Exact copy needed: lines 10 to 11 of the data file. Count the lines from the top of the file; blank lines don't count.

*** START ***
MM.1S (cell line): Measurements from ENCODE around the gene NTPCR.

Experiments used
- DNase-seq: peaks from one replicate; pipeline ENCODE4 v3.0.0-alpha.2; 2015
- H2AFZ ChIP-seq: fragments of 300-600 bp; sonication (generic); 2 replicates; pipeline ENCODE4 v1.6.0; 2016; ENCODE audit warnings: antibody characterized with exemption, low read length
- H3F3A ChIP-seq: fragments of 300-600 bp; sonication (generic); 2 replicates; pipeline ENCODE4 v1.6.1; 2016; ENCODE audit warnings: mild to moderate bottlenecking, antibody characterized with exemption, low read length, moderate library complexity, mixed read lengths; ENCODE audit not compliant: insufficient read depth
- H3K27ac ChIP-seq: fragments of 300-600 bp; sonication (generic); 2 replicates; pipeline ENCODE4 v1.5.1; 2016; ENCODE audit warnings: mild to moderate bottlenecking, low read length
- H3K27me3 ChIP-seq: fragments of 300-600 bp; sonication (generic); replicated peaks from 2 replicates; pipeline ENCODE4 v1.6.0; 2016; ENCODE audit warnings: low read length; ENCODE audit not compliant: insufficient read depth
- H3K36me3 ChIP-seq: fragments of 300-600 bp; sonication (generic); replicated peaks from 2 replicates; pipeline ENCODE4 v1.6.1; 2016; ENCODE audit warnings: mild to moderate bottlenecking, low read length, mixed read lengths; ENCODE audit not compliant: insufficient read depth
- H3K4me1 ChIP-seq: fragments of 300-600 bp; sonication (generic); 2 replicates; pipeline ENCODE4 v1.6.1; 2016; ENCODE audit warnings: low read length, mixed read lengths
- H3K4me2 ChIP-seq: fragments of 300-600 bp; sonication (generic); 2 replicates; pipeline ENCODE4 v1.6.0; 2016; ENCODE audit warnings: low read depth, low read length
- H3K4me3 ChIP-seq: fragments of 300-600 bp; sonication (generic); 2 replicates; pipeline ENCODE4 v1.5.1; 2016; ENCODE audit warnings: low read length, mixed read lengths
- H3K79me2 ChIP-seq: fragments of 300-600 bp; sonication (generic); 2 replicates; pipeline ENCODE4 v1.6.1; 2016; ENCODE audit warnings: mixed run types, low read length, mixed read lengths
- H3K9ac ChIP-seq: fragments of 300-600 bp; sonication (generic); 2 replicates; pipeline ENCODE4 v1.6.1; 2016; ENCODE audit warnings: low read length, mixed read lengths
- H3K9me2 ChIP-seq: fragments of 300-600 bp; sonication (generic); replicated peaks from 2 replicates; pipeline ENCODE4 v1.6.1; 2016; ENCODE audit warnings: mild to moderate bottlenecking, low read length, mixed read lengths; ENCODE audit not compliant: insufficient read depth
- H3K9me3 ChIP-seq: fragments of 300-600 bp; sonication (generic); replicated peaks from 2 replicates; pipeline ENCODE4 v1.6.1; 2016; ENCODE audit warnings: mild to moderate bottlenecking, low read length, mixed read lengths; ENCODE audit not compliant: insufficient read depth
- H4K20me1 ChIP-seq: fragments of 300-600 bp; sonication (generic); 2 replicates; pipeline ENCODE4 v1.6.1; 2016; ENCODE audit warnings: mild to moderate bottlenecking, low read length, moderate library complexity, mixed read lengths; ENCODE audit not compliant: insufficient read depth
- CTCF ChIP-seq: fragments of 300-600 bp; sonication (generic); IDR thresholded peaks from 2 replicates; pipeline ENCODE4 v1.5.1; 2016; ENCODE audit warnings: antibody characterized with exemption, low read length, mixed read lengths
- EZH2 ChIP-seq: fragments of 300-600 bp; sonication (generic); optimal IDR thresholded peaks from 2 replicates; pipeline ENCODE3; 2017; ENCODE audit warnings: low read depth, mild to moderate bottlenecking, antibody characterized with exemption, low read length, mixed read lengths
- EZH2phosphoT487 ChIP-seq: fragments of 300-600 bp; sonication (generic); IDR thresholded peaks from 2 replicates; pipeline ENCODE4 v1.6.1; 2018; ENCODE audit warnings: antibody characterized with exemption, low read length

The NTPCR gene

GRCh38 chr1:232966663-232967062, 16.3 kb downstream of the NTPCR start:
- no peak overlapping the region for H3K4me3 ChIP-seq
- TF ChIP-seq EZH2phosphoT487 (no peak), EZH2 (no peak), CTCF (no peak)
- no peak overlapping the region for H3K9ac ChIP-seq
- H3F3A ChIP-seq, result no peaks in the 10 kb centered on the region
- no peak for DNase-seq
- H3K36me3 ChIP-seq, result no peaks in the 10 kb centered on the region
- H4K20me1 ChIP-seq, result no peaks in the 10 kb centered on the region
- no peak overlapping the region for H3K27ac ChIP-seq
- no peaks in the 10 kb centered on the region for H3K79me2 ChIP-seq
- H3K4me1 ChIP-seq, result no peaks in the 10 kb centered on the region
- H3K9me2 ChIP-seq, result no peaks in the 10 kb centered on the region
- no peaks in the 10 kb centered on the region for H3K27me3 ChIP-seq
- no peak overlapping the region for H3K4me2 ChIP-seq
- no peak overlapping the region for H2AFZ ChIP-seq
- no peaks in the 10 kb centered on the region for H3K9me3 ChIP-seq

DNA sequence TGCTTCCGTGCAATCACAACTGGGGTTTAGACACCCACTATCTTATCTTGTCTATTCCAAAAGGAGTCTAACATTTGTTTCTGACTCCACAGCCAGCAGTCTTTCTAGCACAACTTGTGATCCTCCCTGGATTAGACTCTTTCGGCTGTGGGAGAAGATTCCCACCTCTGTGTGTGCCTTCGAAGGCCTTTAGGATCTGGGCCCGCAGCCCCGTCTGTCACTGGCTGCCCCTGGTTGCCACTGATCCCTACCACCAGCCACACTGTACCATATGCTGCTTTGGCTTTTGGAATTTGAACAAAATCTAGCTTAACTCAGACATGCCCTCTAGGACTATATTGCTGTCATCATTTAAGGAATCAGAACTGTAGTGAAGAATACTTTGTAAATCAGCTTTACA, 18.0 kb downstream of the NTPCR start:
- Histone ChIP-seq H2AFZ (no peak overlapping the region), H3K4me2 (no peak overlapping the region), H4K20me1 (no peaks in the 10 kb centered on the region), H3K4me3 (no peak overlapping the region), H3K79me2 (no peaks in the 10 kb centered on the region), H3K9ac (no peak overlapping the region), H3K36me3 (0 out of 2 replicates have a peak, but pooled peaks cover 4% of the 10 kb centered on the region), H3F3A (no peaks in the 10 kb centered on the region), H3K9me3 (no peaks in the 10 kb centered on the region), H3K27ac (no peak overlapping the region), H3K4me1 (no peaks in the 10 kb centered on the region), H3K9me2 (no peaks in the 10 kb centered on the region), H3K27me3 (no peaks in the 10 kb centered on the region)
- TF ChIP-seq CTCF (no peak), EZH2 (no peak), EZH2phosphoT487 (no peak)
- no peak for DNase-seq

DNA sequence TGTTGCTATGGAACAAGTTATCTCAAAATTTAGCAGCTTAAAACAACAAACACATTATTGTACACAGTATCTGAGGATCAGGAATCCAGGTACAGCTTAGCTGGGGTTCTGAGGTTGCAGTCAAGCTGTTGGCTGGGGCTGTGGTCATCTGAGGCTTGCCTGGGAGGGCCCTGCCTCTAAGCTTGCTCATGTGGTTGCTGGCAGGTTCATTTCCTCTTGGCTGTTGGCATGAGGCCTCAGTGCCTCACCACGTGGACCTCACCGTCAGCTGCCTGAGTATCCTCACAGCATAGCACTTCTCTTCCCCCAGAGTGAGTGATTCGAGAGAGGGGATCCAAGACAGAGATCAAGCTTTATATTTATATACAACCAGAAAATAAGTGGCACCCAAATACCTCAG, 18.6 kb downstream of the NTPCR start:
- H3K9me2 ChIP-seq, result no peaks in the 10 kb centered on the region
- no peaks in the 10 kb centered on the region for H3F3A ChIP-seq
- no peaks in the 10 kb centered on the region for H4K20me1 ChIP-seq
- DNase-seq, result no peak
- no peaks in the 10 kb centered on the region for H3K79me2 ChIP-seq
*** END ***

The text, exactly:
- H3K4me2 ChIP-seq: fragments of 300-600 bp; sonication (generic); 2 replicates; pipeline ENCODE4 v1.6.0; 2016; ENCODE audit warnings: low read depth, low read length
- H3K4me3 ChIP-seq: fragments of 300-600 bp; sonication (generic); 2 replicates; pipeline ENCODE4 v1.5.1; 2016; ENCODE audit warnings: low read length, mixed read lengths